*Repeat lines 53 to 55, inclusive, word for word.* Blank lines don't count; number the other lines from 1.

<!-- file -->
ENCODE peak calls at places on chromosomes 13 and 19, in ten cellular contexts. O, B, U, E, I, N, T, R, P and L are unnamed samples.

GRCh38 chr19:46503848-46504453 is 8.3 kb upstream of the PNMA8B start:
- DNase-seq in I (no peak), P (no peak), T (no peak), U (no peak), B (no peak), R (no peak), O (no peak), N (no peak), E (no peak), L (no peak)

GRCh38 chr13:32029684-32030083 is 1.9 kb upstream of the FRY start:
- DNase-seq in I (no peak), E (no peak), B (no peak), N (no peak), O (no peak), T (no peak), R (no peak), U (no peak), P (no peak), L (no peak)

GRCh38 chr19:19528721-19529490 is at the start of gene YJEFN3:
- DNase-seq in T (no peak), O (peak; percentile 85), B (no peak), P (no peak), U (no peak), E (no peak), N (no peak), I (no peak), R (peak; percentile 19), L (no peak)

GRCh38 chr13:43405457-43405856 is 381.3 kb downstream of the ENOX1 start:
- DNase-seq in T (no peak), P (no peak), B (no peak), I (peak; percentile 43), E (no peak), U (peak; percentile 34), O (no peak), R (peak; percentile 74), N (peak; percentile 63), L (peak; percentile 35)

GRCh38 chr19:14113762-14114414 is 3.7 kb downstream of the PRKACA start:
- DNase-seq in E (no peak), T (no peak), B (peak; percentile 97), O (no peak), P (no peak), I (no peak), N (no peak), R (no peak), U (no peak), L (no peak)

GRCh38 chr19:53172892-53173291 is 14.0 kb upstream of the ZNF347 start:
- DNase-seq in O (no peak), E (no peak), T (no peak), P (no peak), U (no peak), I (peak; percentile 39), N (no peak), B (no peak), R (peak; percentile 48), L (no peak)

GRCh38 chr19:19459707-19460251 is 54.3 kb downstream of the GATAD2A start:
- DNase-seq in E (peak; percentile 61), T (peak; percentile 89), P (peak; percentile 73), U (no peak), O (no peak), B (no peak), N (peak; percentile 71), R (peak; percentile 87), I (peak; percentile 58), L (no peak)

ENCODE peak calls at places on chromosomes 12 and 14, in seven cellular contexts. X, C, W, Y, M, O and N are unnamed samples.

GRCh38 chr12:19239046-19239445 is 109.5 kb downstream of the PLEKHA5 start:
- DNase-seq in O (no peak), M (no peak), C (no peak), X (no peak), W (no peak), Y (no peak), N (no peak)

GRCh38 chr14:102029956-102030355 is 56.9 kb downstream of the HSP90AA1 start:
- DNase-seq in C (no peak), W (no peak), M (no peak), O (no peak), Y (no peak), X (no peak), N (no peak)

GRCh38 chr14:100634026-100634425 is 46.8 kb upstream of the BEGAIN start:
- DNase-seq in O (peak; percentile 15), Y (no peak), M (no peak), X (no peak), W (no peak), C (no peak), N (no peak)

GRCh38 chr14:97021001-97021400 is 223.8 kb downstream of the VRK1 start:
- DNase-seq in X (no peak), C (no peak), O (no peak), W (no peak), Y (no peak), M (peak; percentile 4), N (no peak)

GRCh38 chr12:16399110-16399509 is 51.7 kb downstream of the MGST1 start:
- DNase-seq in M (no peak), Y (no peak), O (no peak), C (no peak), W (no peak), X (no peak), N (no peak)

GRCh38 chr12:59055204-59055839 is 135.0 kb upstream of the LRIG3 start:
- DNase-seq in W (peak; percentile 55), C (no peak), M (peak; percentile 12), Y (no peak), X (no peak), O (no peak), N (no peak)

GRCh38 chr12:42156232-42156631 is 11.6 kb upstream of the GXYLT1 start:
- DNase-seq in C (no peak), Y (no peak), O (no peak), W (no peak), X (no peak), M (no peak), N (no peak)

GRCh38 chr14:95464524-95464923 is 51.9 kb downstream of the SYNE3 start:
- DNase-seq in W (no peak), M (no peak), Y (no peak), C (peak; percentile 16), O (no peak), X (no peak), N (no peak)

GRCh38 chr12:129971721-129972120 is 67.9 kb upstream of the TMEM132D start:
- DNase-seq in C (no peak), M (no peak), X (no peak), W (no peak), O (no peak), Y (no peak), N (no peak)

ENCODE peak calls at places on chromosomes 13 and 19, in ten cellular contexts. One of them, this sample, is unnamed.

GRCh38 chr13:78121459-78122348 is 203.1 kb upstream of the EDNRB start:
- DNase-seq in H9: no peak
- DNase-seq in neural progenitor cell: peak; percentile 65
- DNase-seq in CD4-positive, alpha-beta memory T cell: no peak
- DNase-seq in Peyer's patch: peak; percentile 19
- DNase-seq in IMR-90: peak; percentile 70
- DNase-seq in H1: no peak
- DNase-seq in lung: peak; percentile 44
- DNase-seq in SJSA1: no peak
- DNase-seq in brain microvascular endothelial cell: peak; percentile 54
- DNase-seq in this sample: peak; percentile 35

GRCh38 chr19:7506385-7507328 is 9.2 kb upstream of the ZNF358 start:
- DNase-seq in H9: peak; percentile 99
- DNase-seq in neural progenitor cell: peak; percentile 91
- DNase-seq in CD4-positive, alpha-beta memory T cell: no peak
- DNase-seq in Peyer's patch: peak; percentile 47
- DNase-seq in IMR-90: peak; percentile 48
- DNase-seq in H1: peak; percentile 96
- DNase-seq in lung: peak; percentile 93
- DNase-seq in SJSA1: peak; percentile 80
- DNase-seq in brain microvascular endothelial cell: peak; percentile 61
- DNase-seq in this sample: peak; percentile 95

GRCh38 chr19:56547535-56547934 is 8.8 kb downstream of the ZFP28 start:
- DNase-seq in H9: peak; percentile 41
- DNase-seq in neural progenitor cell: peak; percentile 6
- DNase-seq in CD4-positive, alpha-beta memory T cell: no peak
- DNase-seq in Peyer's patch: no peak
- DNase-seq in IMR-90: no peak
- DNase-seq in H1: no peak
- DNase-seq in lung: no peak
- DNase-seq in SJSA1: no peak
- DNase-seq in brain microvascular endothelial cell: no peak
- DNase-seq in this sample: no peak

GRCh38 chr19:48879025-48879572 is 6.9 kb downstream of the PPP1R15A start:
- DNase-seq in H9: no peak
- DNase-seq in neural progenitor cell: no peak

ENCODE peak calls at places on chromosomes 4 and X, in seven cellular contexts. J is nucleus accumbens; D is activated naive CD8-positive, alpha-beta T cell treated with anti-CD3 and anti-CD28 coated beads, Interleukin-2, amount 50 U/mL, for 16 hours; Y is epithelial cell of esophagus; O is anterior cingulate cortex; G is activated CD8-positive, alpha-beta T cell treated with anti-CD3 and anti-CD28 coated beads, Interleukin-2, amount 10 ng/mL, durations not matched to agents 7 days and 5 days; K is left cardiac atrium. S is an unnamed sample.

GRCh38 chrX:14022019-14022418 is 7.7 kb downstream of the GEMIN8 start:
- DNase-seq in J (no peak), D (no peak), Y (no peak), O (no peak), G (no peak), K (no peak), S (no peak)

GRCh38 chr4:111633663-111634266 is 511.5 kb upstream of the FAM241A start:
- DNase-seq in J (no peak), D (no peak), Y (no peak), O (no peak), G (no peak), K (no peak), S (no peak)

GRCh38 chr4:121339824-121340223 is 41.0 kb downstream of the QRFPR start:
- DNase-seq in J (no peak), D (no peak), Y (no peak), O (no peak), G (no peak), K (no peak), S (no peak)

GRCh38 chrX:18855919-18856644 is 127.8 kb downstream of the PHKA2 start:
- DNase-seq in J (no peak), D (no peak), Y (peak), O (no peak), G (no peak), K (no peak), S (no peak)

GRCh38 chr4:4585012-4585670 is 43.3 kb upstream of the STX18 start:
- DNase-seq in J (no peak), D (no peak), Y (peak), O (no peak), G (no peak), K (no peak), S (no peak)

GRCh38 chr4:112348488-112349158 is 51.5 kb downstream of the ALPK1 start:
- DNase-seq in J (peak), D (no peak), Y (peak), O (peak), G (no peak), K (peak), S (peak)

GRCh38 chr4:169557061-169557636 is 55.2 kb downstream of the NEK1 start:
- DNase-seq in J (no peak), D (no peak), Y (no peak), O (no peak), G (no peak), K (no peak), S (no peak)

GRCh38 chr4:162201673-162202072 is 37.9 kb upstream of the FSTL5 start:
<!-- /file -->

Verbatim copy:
- DNase-seq in H1: peak; percentile 96
- DNase-seq in lung: peak; percentile 93
- DNase-seq in SJSA1: peak; percentile 80